Wednesday, March 18, 2020

A note on Berlekamp Massey Algorithm

Let's say we are given a sequence of $2n$ terms and were told that these are generated by a linear recurrence of order $n$ with the first $n$ terms of the sequence being the initial terms. More specifically, given $n$ terms, we want a recurrence that generates the last $\lfloor \frac{n}{2}\rfloor$ terms with the first $\lceil \frac{n}{2} \rceil$ terms.

The problem of finding the recurrence given the terms can be solved by Berlekamp Massey (BM) Algorithm. Though there are not many sources that I could find for solving recurrences with BM, I found the CodeForces entry that explains much of the details. Yet another source that I found very interesting is Berlekamp Massey algorithm.

To make the algorithm more clear than the quoted page, let's take an example. Let the sequence of terms be $[1,2,4,10,24,50,124]$.

Looking at (only) the first three terms, we make a first guess that

$\text{Guess 1:}\quad a_n=2a_{n-1}$ (or) $a_n-2a_{n-1}=0$

But when we include the fourth term, we run into a problem. We have a discrepancy.

$\Delta_4=\text{Actual}-a_4=10-2a_3=10-8=2$

We stare into the (only) first four terms of the sequence and come with another guess.

$\text{Guess 2:}\quad a_n=2a_{n-1}+a_{n-2}$ (or) $a_n-2a_{n-1}-2a_{n-2}=0$

And this correctly generates the fourth term.

(two tiny details at this point for the curious minded - starts here...)
First, someone could've guessed $a_n=2a_{n-1}+2a_{n-3}$. That works too. Continuing with the BM algorithm, we may end up with different answers but both recurrences will correctly generate the last three terms using the first four terms. Try it!

Second, though our second guess correctly predicts $a_4$, it fails for $a_3$. This is not a problem as Flawed guesses, especially for the first terms in the first half, gets 'course-corrected' at later stage of the algorithm. In the final algorithm, we only be making guesses, that too trivial guesses, at the initial stage.
(... and ends here)

We try it for the next term and we see the recurrence correctly generates fifth term. We're good. We try it for the next term and we run into problem. We have a discrepancy of $8(=58-50)$.

But this time we don't have to guess anything more. Note that we re-write our 'Guess 2' as

$\text{Guess 2:}\quad a_n=2a_{n-1}+a_{n-2}+k(a_{n-2}-2_{n-3})$

for any real $k$.

Where did the terms in the bracket come from? It our first guess shifted by two terms.

Why have we shifted it by two terms? Because we are currently finding a discrepancy at the sixth term and our last guess created a discrepancy at fourth term.

Will this not affect the previous terms? That is the key of BM algorithm. The terms in the bracket will become zero when we evaluate it for earlier terms.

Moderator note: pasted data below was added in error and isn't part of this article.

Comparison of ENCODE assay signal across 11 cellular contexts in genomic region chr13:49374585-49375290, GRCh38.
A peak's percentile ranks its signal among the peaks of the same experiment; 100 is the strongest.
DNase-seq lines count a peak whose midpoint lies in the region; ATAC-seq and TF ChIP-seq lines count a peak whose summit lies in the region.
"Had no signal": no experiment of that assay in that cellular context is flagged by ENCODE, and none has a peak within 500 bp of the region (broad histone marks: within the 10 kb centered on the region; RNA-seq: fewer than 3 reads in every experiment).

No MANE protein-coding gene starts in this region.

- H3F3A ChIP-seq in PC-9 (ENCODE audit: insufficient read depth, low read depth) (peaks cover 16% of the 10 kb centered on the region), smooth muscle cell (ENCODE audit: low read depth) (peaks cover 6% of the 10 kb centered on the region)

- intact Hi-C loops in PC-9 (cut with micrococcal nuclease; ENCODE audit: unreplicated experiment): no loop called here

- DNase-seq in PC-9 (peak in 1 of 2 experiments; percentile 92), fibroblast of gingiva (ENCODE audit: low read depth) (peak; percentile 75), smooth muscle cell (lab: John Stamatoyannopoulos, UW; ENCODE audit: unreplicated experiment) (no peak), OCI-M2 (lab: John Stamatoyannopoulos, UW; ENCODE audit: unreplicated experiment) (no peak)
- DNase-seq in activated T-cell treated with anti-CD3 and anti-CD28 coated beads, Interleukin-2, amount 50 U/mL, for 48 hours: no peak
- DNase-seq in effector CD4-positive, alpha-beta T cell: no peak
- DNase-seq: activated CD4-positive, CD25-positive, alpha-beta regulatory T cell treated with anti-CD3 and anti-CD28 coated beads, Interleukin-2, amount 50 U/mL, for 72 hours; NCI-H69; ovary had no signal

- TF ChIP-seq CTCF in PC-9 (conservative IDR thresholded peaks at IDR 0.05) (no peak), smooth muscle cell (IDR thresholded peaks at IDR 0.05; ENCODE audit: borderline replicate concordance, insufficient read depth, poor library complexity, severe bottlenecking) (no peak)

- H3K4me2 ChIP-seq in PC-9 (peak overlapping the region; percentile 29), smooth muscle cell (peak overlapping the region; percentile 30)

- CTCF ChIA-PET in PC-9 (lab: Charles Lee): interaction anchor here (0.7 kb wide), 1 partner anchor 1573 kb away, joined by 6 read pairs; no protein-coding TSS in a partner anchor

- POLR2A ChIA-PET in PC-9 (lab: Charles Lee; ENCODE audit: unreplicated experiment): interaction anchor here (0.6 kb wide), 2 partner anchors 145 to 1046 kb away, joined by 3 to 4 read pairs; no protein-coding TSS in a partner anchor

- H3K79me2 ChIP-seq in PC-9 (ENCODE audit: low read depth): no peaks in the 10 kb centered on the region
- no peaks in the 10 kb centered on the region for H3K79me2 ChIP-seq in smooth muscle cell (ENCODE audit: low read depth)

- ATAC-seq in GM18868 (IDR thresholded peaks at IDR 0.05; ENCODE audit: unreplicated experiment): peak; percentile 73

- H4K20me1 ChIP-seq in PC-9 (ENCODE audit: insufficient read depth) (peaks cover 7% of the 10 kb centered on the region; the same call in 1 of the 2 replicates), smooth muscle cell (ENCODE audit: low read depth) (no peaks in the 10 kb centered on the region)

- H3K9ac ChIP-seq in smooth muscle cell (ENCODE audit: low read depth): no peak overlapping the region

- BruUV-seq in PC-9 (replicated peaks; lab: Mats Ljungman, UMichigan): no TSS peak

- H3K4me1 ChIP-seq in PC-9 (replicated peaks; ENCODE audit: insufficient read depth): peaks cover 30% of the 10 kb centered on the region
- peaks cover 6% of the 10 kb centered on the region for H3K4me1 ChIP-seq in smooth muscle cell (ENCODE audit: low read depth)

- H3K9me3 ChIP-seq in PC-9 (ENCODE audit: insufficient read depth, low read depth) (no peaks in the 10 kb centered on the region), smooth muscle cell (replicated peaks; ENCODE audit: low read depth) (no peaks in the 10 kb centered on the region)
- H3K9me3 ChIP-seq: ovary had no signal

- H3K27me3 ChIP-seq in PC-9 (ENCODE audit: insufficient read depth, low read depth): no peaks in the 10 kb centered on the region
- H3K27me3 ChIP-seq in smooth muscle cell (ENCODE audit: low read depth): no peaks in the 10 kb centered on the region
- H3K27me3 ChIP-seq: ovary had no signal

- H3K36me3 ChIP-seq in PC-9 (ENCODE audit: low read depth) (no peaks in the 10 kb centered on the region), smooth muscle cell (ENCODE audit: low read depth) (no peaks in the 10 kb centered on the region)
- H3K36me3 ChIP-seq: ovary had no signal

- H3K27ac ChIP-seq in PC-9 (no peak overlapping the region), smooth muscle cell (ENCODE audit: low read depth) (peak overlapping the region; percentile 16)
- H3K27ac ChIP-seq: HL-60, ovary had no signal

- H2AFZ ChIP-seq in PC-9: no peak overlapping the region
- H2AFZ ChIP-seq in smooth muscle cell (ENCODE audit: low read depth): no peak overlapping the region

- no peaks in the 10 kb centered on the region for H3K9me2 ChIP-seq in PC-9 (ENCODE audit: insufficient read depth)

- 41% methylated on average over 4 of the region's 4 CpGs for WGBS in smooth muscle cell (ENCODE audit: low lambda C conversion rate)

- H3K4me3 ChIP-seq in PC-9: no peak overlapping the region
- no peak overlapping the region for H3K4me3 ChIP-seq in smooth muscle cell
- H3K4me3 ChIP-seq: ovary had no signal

For example, when we evaluate Guess 2 for $a_5$, the terms in the bracket will be $a_3-2a_2$ which is actually zero. In fact, only because it was zero, we made it our first guess.

Now that we have an additional factor of $k$ in our 'Guess 2' now, we can use it to our advantage.  Choosing $k=-4$, we remove the discrepancy at the sixth position.

From now on, we can continue using the same idea. Anytime we face a discrepancy, we can choose an right multiple (based on the current and previous deviation) of our previous guess (shifted by the right amount) to correct that discrepancy. And this continues for all elements in the given sequence, thus completing the algorithm.

This type of problem comes every now and then in Competitive programming. For a given problem, we can quickly code a brute force method that can churn out the first few terms and we would be interested in finding a linear recurrence if there is one.

If we have the recurrence, finding the $n$th term (even for $n$ of order $10^{10^7}$) of the recurrence can be found in a matter of seconds. For example, we have this wonderful Codechef Editorial that explains how to do that.

Here is an (over)commented Python code of the BM algorithm based on what I wrote above.

from timeit import default_timer

start = default_timer()

def berlmassey(l0, p0):
# Input: list of length 2n and a prime p
# Output: Recurrence of length n that takes the first n terms as initial values and generates the next n (and possibly the further) terms
l, p = l0[:], p0
if len(l) <= 1:
return l
if l[0] != 1:          # WLOG, first element of the list should be 1
return []
v = 1          # deviation of the (empty) recurrence that occurs in the first element
old_pos = 0          # trivially the list was fine until the first element
curr_rec = [l[1] % p]          # we guess something that's trivially true
curr_pos = 1          # starting with the second element of the list
while curr_pos < len(l):
temp = 0
for i in range(len(curr_rec)):          # check what the current recurrence gives for the next element
temp += curr_rec[i] * l[curr_pos - i - 1]
temp %= p
temp = (l[curr_pos] - temp) % p          # is there a deviation?
if temp == 0:          # If no deviation, current recurrence is still good and hence moving on..
curr_pos += 1
continue
temp_curr_rec = curr_rec[:]          # just a temporary storage
v = temp * pow(v, -1, p) % p          # normalizing factor based on current and last deviation
old_rec = [p - x for x in old_rec]          # re-strucuturing the last successful recurrence
old_rec = [1] + old_rec
old_rec = [0] * (curr_pos - old_pos - 1) + old_rec
if len(old_rec) > len(curr_rec):          # making last successful and current recurrences the same length
curr_rec = curr_rec + [0] * (len(old_rec) - len(curr_rec))